Alejandra Ramírez Soruco, PhD
Alejandra is a sociologist with two master’s degrees, two postgraduate degrees, and a PhD in sustainable human development from the Universidad Bolivariana de Santiago de Chile. She has served as an SIT Study Abroad ISP advisor and co-instructor of SIT Bolivia’s Research Methods and Ethics course and is a member of the program’s ISP Local Ethics Review Board. She heads the Development Studies Center for Higher Education at the University of San Simon in Cochabamba, Bolivia, and teaches undergraduate and graduate level classes at three universities. Her areas of academic interest/research include human development, interculturality, cultural policy, and citizenship. Her most recent co-authored book is Brave Women: Women’s Citizenship and Sustainable Quality of Life in Cochabamba.
Ismael Saavedra, JD
Ismael’s experience and knowledge of his native country was formed through his careers as an Air Force pilot, a law student and professor, and eventually through his film career. He received an undergraduate degree in law at the Universidad Mayor de San Andrés, La Paz, in 1977, and a JD in law in 1980. He was an academic director for SIT in Bolivia from 1999 to 2013. Currently, he is a PhD candidate in security, defense, and development. After leaving Bolivia in 1980, he dedicated himself to his work in ethnographic and documentary film. Among his many credits are Panama Deception (Academy Award winner, 1992), Mothers of the Plaza de Mayo (Academy Award nominee, 1984), Chuquiago (a classic ethnographic film, 1976), and Landscapes of Memory (prizes at the Sundance and Berlin film festivals, 1997). He produced a trilogy of documentaries about Bolivia’s process of change, focusing on identity and memory.
Roberto is the founder and director of the award-winning Bolivian folklore music group Los Masis, and of Centro Cultural Los Masis, an organization in Sucre that promotes the education of marginalized children through traditional music. Los Masis was named by the National Bicentennial Committee as cultural ambassador to Europe, where they performed in Germany, Austria, France, and Switzerland. The group regularly tours throughout Bolivia, Europe, and the United States.
Vivian Schwarz, PhD
Vivian Schwarz, a native Bolivian, has a PhD in political science from Vanderbilt University and a bachelor’s degree in sociology from the Universidad Mayor de San Simon. She is research coordinator at the Cochabamba NGO Ciudadania, a community of social science studies and public action. She also coordinates a women’s project called Free without Violence and conducts research on themes of violence, violence against women, citizen security, and access to justice. She has numerous publications and has done extensive research in the social sciences and on public opinion and political participation.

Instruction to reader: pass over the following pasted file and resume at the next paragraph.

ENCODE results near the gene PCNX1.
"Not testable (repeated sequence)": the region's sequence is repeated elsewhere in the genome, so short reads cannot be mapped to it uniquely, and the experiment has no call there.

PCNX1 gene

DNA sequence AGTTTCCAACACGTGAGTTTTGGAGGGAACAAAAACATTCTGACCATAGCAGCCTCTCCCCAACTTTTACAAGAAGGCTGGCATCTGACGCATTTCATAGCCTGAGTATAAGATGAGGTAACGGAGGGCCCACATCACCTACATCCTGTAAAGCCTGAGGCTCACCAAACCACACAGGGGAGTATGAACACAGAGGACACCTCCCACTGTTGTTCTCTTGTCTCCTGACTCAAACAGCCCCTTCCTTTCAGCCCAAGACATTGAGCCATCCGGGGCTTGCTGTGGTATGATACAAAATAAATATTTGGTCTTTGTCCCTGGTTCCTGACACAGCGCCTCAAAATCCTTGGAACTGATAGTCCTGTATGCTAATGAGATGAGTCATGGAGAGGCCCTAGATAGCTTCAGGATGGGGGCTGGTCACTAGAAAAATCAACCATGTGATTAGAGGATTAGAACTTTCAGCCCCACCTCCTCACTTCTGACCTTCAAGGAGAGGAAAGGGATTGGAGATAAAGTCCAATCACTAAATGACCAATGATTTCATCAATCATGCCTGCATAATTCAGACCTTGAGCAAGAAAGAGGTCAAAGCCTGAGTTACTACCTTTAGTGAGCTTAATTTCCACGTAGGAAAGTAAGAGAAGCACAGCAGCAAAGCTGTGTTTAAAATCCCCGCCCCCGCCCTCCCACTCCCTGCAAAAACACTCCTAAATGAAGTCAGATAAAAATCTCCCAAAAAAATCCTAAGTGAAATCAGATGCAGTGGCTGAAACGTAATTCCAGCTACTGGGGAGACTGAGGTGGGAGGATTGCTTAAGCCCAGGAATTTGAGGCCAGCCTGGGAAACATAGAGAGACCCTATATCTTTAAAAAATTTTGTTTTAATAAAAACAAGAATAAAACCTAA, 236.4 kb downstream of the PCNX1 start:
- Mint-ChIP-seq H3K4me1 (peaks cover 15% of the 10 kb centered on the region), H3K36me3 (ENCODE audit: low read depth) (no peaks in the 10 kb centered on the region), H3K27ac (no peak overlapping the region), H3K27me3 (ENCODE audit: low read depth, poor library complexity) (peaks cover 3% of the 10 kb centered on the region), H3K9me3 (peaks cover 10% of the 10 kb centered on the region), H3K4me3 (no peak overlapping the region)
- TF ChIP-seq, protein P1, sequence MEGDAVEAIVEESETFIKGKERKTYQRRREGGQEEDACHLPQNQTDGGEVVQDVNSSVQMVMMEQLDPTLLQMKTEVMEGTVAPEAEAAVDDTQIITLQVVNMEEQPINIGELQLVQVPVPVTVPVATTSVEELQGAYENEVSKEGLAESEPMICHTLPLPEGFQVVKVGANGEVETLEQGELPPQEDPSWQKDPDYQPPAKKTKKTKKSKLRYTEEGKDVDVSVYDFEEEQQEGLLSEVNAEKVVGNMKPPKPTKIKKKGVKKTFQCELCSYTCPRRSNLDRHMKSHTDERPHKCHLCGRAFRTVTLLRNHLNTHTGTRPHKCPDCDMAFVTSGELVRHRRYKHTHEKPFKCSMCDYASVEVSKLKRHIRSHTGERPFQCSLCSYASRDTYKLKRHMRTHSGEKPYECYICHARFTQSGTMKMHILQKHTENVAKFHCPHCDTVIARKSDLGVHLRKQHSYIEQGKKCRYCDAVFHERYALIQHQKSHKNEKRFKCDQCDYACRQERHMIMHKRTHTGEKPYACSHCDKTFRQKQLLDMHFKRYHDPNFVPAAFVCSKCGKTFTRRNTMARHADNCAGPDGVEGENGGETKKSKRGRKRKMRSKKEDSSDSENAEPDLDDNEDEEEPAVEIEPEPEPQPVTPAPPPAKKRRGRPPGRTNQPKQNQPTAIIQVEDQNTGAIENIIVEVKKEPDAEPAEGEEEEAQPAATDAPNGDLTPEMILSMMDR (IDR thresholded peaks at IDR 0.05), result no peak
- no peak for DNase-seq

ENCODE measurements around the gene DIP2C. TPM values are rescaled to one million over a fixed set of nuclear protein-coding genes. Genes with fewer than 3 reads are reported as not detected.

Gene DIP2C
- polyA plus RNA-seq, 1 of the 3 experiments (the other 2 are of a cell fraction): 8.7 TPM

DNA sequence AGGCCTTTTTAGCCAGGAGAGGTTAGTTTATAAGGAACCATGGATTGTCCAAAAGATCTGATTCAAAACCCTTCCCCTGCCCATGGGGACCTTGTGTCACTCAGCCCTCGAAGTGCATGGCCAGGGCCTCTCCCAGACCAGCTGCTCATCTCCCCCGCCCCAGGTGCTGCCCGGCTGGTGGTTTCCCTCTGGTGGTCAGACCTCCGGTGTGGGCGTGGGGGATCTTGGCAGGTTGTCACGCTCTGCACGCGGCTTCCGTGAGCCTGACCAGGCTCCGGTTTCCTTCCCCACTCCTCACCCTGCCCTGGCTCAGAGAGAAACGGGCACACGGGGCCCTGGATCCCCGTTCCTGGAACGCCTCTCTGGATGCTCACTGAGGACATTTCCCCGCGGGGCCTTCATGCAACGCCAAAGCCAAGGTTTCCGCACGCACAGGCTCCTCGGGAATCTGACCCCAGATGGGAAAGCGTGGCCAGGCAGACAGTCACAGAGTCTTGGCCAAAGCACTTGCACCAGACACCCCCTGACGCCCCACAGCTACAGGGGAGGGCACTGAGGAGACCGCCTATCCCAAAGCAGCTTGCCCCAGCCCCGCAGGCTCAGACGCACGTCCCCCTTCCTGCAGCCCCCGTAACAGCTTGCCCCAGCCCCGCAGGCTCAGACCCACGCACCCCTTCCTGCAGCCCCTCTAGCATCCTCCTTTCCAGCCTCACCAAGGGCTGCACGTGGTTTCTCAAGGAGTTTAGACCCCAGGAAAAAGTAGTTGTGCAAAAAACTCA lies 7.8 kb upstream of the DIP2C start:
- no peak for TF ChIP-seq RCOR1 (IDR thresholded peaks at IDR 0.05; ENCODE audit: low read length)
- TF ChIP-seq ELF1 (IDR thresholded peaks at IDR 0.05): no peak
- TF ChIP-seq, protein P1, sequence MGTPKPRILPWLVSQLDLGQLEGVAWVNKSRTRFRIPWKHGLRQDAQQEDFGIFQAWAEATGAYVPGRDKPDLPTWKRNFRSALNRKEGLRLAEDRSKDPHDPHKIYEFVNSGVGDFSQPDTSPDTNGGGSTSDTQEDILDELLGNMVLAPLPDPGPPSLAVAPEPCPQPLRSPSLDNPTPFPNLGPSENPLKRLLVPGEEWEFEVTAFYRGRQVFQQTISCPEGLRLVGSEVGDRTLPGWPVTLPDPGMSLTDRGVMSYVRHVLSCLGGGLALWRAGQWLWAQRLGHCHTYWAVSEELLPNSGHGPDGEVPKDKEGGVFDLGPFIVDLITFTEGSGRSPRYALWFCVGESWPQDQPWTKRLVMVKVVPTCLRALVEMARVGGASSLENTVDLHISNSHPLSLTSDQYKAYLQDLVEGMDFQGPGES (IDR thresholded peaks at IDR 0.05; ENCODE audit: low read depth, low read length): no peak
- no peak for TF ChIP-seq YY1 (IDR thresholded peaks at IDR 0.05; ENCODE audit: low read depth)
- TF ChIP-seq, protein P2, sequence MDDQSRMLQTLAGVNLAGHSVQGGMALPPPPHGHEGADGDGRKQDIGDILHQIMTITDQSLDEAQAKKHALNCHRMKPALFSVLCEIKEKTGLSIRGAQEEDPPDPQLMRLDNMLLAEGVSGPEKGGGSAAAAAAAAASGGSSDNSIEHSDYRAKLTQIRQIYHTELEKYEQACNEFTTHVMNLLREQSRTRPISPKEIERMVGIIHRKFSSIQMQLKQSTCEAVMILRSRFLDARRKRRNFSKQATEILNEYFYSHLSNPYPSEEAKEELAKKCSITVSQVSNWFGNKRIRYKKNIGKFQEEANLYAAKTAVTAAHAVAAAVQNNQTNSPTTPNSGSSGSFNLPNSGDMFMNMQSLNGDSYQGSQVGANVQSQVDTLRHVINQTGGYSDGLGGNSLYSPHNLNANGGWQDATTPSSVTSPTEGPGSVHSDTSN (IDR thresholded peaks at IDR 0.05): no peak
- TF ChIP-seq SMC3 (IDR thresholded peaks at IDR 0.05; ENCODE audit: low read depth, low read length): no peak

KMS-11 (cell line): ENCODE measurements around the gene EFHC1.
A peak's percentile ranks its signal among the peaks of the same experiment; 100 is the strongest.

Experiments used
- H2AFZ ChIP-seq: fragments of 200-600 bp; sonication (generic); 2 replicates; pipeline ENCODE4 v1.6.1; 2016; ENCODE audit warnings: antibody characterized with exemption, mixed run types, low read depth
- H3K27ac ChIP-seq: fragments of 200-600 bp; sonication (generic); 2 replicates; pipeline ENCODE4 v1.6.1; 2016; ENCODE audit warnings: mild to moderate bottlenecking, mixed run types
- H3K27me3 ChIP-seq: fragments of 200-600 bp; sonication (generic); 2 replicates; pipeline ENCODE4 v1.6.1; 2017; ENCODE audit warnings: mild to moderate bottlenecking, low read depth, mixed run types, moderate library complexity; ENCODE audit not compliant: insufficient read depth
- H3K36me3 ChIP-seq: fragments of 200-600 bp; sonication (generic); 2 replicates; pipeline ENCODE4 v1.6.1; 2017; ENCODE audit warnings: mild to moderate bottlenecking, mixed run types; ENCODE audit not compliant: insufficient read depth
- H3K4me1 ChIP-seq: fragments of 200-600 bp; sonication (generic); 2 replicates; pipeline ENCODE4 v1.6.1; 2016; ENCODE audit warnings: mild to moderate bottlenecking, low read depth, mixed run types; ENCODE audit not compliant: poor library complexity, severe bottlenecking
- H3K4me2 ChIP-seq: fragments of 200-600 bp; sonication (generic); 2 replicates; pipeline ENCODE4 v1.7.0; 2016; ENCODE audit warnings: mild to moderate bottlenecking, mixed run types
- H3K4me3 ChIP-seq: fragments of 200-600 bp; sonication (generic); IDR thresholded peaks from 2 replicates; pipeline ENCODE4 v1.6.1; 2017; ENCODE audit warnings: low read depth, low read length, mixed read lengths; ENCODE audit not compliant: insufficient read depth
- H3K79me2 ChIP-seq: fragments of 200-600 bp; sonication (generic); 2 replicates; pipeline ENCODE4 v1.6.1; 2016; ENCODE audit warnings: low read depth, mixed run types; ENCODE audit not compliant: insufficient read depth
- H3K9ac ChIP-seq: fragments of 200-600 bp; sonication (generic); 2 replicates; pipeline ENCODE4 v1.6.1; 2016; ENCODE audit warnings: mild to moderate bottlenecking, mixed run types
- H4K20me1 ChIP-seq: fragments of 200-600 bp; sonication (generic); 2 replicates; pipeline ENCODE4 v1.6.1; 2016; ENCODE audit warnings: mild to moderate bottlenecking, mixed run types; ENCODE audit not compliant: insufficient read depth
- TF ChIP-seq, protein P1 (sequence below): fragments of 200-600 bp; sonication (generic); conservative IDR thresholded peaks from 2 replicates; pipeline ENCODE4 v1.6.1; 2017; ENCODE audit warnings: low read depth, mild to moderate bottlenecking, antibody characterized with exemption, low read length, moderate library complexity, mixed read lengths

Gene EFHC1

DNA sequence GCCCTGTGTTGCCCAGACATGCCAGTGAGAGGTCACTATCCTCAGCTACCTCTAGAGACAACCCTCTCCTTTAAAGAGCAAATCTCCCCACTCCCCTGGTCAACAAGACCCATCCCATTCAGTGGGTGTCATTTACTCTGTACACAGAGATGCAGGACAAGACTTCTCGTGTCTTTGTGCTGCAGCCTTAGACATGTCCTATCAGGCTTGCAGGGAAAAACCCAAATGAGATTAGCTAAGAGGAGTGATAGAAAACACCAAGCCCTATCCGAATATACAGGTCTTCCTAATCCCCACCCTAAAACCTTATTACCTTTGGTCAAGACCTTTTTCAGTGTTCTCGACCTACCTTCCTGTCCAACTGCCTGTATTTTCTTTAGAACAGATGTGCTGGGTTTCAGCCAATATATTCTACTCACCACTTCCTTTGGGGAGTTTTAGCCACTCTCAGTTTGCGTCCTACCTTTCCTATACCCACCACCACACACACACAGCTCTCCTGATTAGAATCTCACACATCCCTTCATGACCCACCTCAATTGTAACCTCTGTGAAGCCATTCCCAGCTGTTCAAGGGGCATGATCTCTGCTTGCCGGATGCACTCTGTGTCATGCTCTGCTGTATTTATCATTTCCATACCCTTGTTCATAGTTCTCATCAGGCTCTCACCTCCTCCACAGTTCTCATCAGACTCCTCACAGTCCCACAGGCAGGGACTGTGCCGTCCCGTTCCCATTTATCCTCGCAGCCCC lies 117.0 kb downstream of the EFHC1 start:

Jim Shultz, Founder and Director of The Democracy Center
Jim is a graduate of University of California, Berkeley, and Harvard University, and the author of three books including the award-winning The Democracy Owners’ Manual and Dignity and Defiance – Stories from Bolivia’s Challenge to Globalization. He has written major reports on global public policy and articles on globalization. He has led advocacy training programs for thousands of activists and has worked on staff for the California State Legislature, as an advocate with Common Cause and Consumers Union, and has taught public policy at San Francisco State University. Jim has lived in Cochabamba since 1998, where he also served for many years as president of an orphanage.
Gustavo Deheza Ugarte, PhD
Gustavo holds master’s and doctoral degrees in sociology from the Catholic University of Lovaina, Belgium, where he was also a professor. His previous positions include rector of Universidad Privada Abierta Latinoamericana; director of Universidad Católica Boliviana’s Sociology Department; doctoral dissertation advisor at Universidad de Lanús, Argentina; professor at private universities in Bolivia; evaluator for Canadian University Services Overseas; coordinator of the Intermón-Oxfam (Spain-England) program in Bolivia; and external consultant of graduate studies for Bolivia’s Ministry of Education. Gustavo has worked in rural development projects and has published extensively on and lectures in sociology, rural development, education, culture, and research methodology. He is currently president of the MARES Foundation. Gustavo has been an advisor for many SIT students over the past 15 years. He is currently co-instructor of the Research Methods and Ethics course and is a member of SIT Bolivia’s Local Ethics Review Board.
Andrés Visinoni, PhD